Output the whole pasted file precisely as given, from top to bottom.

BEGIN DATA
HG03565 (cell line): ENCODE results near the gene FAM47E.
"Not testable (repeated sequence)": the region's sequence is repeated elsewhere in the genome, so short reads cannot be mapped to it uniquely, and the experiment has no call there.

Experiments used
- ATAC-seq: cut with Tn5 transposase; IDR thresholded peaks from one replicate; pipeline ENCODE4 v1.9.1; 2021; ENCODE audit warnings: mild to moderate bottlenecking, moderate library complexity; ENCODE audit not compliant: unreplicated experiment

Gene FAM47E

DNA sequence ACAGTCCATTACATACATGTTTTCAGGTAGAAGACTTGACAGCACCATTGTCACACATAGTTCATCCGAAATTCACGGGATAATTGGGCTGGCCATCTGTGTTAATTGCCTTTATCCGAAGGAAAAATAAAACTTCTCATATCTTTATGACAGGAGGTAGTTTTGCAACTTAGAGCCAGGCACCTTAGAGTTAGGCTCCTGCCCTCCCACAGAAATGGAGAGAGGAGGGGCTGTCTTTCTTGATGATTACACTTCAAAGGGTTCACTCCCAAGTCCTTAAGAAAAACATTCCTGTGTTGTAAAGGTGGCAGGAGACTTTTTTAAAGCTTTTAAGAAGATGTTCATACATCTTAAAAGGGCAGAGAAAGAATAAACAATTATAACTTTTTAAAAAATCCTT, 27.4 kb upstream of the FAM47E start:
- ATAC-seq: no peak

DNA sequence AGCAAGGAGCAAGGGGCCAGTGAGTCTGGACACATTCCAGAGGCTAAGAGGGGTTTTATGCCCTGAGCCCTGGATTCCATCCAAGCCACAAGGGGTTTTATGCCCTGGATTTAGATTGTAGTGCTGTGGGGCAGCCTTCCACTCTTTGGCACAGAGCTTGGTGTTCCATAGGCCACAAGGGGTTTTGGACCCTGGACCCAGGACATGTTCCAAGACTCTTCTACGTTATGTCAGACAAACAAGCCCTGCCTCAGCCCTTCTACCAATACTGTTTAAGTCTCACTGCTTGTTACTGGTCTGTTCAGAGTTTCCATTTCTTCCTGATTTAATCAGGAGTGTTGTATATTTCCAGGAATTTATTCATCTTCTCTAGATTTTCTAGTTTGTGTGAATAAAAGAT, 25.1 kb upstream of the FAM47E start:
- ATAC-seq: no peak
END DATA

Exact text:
HG03565 (cell line): ENCODE results near the gene FAM47E.
"Not testable (repeated sequence)": the region's sequence is repeated elsewhere in the genome, so short reads cannot be mapped to it uniquely, and the experiment has no call there.

Experiments used
- ATAC-seq: cut with Tn5 transposase; IDR thresholded peaks from one replicate; pipeline ENCODE4 v1.9.1; 2021; ENCODE audit warnings: mild to moderate bottlenecking, moderate library complexity; ENCODE audit not compliant: unreplicated experiment

Gene FAM47E

DNA sequence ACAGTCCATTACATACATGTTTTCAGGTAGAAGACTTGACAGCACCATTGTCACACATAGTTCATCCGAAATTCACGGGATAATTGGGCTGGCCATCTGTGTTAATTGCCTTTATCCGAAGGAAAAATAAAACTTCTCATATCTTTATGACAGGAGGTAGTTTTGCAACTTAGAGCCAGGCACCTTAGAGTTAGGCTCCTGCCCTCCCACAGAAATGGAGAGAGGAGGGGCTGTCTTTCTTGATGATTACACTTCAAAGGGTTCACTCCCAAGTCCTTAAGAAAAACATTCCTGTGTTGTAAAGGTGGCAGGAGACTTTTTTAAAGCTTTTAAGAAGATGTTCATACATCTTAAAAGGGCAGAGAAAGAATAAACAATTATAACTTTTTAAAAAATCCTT, 27.4 kb upstream of the FAM47E start:
- ATAC-seq: no peak

DNA sequence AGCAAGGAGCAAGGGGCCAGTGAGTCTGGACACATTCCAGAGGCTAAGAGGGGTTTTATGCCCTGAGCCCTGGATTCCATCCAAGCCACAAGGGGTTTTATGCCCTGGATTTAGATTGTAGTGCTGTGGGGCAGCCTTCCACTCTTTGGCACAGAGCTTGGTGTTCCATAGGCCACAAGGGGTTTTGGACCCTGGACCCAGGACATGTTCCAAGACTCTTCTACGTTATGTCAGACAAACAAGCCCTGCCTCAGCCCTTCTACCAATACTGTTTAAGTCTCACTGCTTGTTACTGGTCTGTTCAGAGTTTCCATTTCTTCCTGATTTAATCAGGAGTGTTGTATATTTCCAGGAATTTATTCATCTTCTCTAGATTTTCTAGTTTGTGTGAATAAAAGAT, 25.1 kb upstream of the FAM47E start:
- ATAC-seq: no peak